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Netflix's Super Crooks Trailer Promises More Millarworld Madness

What's the only thing more dangerous than a team of supervillains? A team of supervillains with a plan.

That's the idea behind the comic limited series "Supercrooks" by writer Mark Millar and artist Leinil Francis Yu, which is being adapted into the anime series "Super Crooks" by Netflix next month. A group of down-on-their-luck supervillains join up for a daring, "Ocean's 11"-style heist. Their target? The riches contained within the compound of the most successful villain of them all, who has retired to a life of luxury in Spain. To pull off the job, they'll have to avoid the big boss, the authorities, and their old superheroic nemeses. 

In June, Deadline reported that Netflix had ordered a live-action adaptation of "Supercrooks," even as it was cancelling the series based on Millar's "Jupiter's Legacy." For now, fans of the comic can get a taste of what the animated version will look like, thanks to a new trailer released by Netflix October 22.

Super Crooks promises to be visually stunning

The trailer is, in the parlance of our times, no plot, just vibes. The only characters introduced by name are Johnny Bolt, the team leader supervillain with a power set based on the manipulation of electricity, and the superhero Praetorian, who Bolt says has "200 different powers," including, based on the trailer, flight, super strength, laser vision, pyrokinesis, and the ability to duplicate himself. Details of the plot are similarly vague. At least one heist is being planned, with promises that its success will make all the participants millionaires, but there aren't many details about who the target is or why they've gone after him.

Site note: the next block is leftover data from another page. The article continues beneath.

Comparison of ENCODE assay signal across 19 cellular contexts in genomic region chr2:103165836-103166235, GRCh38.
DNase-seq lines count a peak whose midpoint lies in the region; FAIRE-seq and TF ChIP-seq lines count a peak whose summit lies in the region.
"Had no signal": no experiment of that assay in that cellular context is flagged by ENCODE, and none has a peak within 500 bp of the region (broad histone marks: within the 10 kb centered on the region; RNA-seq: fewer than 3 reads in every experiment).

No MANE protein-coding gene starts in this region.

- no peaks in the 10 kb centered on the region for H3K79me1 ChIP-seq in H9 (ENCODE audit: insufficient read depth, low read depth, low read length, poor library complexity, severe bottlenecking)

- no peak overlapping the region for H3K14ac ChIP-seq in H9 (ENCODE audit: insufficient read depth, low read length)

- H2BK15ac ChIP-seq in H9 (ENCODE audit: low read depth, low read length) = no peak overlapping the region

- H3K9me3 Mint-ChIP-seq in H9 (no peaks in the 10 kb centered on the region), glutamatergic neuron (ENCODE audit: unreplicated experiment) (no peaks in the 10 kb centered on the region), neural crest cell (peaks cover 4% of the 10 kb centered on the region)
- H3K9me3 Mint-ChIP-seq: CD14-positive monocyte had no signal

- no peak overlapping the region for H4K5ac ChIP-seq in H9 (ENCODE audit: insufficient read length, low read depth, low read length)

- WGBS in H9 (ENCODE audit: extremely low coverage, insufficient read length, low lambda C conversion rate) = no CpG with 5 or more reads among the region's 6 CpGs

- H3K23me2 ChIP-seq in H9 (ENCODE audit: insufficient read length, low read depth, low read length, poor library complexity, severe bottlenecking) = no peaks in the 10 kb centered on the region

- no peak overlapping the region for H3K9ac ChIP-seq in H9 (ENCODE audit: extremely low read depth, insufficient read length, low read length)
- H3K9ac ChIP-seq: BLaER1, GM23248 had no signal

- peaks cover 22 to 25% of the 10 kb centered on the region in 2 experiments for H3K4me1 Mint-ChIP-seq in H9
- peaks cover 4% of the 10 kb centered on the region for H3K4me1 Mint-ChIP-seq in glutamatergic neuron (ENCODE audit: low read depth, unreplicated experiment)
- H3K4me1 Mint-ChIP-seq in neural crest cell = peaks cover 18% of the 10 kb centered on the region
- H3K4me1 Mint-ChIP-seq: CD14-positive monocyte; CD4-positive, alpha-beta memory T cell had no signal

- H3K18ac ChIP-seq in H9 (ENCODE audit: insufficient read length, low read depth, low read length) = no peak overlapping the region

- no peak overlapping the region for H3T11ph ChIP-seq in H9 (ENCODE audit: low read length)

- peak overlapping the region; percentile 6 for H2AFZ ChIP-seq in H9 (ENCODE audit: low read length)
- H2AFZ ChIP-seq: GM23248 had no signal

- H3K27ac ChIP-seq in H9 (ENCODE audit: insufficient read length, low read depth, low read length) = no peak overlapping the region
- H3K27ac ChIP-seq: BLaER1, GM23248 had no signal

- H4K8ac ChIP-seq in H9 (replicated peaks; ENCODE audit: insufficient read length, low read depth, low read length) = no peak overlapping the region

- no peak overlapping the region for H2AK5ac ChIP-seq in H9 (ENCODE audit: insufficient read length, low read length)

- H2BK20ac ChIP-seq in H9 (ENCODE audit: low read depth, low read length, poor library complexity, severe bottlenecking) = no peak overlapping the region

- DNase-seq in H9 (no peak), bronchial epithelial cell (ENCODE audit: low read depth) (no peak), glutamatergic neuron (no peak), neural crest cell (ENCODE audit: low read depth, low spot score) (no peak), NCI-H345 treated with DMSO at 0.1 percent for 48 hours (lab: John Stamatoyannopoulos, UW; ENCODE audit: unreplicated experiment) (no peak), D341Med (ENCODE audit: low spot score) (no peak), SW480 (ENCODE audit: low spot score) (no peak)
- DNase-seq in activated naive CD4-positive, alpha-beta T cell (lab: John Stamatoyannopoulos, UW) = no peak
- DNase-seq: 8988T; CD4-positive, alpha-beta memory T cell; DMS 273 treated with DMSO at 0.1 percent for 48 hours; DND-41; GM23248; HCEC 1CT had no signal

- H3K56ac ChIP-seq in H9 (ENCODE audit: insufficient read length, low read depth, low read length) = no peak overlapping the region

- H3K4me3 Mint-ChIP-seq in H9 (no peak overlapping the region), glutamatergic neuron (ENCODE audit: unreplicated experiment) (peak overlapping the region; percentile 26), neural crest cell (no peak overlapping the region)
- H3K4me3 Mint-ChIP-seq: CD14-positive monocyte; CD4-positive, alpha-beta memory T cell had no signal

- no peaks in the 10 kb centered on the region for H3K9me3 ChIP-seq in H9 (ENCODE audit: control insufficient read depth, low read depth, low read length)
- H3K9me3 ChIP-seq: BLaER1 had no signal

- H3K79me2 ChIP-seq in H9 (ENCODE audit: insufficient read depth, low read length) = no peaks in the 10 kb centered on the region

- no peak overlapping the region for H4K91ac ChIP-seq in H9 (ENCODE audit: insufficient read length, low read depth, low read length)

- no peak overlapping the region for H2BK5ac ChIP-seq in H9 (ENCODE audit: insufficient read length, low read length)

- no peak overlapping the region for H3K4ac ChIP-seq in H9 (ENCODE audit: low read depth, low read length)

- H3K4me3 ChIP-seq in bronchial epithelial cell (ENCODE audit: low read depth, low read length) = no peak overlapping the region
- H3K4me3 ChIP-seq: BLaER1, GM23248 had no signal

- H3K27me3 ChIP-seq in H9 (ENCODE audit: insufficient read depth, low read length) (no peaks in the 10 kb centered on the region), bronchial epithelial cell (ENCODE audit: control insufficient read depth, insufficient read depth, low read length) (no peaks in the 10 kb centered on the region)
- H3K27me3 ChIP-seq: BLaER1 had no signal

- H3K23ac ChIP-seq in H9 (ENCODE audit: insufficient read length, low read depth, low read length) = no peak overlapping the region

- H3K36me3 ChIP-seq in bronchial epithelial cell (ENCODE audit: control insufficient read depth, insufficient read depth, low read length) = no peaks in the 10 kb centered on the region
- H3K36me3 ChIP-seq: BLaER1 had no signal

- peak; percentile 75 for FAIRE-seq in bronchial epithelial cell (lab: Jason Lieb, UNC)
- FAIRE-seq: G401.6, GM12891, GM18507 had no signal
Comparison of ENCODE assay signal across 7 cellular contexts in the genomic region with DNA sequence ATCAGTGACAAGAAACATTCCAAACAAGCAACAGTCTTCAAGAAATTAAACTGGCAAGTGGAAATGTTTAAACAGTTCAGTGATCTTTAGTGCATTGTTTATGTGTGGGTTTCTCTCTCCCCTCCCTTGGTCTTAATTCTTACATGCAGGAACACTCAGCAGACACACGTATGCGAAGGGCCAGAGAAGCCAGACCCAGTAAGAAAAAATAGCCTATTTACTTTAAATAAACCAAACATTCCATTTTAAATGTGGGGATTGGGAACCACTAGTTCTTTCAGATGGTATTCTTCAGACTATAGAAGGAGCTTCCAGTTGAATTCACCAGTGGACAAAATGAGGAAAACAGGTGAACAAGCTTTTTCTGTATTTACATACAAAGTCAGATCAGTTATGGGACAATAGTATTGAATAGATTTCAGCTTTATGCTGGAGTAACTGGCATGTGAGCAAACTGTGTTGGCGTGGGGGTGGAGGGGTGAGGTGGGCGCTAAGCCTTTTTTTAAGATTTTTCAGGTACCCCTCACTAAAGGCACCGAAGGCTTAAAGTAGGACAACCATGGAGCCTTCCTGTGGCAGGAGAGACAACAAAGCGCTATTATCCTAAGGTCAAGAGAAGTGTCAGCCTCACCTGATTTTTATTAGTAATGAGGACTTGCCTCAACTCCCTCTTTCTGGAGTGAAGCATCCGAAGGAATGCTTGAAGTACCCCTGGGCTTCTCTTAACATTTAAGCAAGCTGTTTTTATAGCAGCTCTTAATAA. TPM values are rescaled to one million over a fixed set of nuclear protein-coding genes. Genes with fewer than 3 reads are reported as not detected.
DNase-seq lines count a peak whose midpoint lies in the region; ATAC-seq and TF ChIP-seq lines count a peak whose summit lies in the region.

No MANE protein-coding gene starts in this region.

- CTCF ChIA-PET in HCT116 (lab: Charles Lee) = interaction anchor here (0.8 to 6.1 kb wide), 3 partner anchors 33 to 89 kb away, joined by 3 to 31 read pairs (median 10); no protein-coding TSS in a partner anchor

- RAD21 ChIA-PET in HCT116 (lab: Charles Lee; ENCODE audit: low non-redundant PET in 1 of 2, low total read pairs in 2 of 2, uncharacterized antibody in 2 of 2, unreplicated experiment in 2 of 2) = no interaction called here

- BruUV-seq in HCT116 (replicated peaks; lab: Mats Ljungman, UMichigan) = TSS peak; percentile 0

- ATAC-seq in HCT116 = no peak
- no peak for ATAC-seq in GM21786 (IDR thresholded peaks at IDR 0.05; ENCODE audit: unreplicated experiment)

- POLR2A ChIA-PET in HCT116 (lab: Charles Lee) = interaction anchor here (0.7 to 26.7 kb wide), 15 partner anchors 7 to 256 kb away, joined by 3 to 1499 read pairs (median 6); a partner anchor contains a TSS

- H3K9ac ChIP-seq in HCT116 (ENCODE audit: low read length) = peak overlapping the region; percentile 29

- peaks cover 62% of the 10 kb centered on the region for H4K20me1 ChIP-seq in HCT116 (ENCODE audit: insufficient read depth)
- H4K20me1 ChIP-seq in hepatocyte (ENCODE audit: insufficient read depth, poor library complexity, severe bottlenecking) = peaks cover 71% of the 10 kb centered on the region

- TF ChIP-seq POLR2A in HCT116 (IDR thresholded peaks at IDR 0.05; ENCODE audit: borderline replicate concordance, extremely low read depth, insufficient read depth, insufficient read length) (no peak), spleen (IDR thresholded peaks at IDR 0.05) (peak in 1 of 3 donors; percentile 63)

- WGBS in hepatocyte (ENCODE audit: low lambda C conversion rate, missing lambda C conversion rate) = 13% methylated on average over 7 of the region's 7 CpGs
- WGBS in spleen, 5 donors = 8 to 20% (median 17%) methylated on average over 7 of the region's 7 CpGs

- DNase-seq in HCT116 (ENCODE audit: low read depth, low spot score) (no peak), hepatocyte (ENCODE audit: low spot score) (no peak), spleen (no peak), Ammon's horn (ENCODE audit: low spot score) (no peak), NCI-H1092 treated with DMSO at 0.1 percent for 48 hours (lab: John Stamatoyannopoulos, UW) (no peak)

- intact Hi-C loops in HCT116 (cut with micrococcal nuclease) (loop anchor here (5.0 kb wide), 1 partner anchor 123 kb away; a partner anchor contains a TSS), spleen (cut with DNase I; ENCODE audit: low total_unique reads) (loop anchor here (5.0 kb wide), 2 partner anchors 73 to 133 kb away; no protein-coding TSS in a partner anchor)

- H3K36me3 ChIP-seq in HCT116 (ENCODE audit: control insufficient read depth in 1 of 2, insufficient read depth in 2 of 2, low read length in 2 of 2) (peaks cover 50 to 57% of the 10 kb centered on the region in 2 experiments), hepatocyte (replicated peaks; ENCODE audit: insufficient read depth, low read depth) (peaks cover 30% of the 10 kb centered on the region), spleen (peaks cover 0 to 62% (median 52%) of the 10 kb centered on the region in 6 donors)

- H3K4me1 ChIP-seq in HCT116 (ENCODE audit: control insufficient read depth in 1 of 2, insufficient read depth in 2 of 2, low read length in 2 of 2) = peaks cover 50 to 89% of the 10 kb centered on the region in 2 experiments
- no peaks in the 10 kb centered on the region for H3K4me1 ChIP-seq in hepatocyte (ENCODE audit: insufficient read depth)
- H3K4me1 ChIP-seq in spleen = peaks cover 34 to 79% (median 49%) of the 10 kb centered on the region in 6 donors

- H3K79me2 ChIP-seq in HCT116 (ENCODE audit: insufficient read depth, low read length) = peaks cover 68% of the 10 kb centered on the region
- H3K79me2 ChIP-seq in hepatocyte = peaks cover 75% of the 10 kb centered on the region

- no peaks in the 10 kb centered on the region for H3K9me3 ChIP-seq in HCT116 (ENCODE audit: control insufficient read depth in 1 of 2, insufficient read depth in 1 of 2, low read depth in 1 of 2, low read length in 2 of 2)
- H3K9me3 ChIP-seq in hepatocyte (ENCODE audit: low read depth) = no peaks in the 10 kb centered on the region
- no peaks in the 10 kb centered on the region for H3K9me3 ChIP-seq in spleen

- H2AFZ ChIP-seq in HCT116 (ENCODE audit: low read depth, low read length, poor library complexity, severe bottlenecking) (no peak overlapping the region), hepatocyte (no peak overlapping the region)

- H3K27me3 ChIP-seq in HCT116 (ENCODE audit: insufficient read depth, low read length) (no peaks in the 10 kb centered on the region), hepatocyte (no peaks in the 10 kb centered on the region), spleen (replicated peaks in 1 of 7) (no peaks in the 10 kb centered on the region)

The vibes are impressive. The adaptation was handled by Japan's storied Bones Inc. studio, which has worked on "Cowboy Bebop: The Movie," "My Hero Academia," and "Full Metal Alchemist." The action, featuring teleportation, motorcycle chases, and what appears to be a trolley riding down a city street on a base made of ice, is impressive.

Netflix's plot description seems to indicate that the series will be following the comic storyline closely: "Johnny Bolt recruits a group of ragtag supervillains for one last heist. Their target: A ruthless super-powered crime boss. What can go wrong?" But CBR reports that the series won't be a pure adaptation of Millar and Yu's series, but instead something of a prequel that shows its heroes and villains (or villains and heroes) before the comic's grand heist before eventually catching up to the events of the series.

Super Crooks will also be a prequel to the comic series.

The move will help them get more mileage out of what was originally only a four-issue comic book. Series director Motonobu Hori told Animation Magazine that the comic will only consist of about 3.5 of the series' 13 episodes. "The original plot for the new section was written by Mark, but when we were turning it into the actual piece, I didn't think it was a good idea to veer from the original feel, so I was very careful about that," Hori said.

The additional space may also help them alter or provide context for some of the comic plotlines that might seem more dated today. For instance, in the comics, Johnny blackmails the superhero The Gladiator into helping his crew with the heist by threatening to expose his homosexuality. Granted, while every individual is different and has to come to their own accord with regards to their personal preferences and the societal pressures they might feel, in a world where the new Superman is bisexual, they may have to work harder to make sure that particular card carries enough weight to convince Gladiator to team up with his archenemy.

"Super Crooks" will be available on Netflix beginning November 25.